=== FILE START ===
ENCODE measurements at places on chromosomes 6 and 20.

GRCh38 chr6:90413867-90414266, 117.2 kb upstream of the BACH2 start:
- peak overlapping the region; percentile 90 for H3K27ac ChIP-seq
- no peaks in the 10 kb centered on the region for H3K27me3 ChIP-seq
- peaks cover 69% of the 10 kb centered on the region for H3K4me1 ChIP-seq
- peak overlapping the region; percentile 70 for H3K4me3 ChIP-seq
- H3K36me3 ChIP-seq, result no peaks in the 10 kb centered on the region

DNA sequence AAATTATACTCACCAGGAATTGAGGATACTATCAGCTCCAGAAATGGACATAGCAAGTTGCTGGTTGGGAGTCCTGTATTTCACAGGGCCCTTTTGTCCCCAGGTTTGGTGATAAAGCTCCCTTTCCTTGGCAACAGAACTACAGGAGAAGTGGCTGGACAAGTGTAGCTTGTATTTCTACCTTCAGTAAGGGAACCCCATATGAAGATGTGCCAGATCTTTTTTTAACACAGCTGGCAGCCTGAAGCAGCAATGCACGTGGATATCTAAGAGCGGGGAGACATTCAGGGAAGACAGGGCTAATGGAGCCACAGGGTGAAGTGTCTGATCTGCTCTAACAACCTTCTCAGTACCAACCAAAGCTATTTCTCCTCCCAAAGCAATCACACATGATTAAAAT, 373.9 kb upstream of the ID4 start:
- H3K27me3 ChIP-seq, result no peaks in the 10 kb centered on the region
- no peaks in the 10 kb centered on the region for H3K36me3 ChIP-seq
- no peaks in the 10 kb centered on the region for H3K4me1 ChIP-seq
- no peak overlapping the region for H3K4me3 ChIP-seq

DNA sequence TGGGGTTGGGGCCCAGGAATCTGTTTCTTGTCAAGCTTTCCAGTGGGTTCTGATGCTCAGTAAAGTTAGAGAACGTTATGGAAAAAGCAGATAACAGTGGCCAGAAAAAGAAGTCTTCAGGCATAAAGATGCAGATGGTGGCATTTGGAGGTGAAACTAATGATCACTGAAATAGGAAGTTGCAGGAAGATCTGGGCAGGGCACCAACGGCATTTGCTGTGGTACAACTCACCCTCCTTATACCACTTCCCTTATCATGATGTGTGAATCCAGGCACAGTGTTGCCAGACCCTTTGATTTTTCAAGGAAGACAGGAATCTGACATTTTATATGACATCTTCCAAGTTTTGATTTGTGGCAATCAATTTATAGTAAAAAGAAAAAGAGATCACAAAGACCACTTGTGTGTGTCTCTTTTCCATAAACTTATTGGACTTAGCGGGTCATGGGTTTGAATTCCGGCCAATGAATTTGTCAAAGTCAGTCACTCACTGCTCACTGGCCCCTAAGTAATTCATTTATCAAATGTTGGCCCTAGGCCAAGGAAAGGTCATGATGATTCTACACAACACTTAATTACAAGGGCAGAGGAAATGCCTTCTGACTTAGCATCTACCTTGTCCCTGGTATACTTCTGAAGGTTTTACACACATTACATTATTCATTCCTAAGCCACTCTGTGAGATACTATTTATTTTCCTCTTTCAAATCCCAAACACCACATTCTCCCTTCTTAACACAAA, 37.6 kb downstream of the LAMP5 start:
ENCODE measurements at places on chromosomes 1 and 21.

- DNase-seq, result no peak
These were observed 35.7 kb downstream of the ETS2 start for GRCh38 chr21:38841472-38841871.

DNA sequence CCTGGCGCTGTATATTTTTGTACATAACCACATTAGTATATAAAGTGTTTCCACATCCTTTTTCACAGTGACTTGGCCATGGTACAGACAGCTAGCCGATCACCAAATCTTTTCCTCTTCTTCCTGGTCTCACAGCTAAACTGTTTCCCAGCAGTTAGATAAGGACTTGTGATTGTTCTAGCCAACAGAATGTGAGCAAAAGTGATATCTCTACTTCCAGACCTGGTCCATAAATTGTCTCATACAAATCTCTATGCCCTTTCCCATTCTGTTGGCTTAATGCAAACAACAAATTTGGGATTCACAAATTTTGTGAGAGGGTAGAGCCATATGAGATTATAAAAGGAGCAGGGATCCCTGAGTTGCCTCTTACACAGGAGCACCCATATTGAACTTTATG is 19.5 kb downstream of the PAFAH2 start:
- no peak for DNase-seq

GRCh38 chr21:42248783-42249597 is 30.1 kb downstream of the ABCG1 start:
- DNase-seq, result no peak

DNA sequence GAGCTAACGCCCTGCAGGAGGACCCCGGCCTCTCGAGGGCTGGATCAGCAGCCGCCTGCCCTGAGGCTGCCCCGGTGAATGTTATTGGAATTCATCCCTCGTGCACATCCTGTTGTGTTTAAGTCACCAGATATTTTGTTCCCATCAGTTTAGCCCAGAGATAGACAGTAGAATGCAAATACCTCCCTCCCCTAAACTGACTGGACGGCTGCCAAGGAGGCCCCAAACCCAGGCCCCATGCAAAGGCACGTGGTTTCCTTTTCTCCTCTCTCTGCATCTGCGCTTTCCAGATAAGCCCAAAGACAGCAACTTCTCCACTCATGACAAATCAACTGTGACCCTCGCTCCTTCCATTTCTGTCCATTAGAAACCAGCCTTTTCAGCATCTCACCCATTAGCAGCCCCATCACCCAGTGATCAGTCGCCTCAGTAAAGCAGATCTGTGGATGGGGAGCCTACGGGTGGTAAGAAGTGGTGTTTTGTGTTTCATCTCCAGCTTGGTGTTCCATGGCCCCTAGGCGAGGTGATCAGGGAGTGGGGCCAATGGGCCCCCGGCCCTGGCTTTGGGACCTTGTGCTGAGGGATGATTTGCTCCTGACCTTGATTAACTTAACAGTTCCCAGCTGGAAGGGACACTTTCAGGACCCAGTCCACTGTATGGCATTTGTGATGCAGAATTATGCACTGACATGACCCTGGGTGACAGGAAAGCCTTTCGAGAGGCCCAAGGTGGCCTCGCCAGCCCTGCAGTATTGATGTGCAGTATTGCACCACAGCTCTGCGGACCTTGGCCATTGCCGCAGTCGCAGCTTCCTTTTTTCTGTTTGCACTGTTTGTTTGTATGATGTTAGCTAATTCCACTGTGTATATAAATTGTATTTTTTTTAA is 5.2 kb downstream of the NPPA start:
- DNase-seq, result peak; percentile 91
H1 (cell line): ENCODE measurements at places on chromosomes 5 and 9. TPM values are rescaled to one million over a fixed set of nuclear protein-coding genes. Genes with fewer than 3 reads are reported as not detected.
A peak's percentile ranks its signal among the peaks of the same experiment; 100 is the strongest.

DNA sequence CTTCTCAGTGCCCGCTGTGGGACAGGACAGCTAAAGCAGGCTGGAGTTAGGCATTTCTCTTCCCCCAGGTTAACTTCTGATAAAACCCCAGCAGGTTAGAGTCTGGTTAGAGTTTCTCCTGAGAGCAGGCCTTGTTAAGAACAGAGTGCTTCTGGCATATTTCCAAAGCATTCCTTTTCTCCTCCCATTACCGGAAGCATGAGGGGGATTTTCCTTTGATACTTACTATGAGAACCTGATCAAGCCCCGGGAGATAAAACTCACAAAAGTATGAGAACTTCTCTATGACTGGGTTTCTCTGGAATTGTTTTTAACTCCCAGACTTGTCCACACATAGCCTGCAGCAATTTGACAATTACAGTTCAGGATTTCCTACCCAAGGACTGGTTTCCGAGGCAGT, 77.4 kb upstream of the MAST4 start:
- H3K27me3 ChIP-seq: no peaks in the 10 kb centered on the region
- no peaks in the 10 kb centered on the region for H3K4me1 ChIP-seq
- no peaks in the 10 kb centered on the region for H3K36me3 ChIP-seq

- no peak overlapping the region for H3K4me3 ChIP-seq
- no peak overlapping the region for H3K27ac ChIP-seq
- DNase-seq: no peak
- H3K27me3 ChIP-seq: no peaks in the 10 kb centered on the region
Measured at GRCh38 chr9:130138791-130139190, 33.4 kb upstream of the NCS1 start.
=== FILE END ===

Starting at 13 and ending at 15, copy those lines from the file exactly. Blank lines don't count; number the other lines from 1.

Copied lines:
DNA sequence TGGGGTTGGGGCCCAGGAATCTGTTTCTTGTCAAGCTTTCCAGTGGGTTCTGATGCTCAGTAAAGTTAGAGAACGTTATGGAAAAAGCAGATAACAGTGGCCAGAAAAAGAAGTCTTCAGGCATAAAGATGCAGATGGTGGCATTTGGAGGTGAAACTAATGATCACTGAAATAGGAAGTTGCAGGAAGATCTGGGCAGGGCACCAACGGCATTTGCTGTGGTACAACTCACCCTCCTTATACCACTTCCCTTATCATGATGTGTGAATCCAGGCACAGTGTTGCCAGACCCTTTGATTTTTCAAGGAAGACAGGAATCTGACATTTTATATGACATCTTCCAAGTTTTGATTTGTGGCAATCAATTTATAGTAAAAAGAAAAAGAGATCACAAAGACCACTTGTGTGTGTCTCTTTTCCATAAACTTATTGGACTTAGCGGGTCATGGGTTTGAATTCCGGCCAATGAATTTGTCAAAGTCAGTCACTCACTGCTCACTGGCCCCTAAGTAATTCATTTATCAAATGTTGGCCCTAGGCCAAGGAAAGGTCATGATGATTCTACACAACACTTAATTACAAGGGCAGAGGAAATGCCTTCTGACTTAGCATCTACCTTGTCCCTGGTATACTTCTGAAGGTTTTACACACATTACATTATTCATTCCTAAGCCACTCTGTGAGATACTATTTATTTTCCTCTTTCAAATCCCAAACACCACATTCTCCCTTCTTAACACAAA, 37.6 kb downstream of the LAMP5 start:
ENCODE measurements at places on chromosomes 1 and 21.

- DNase-seq, result no peak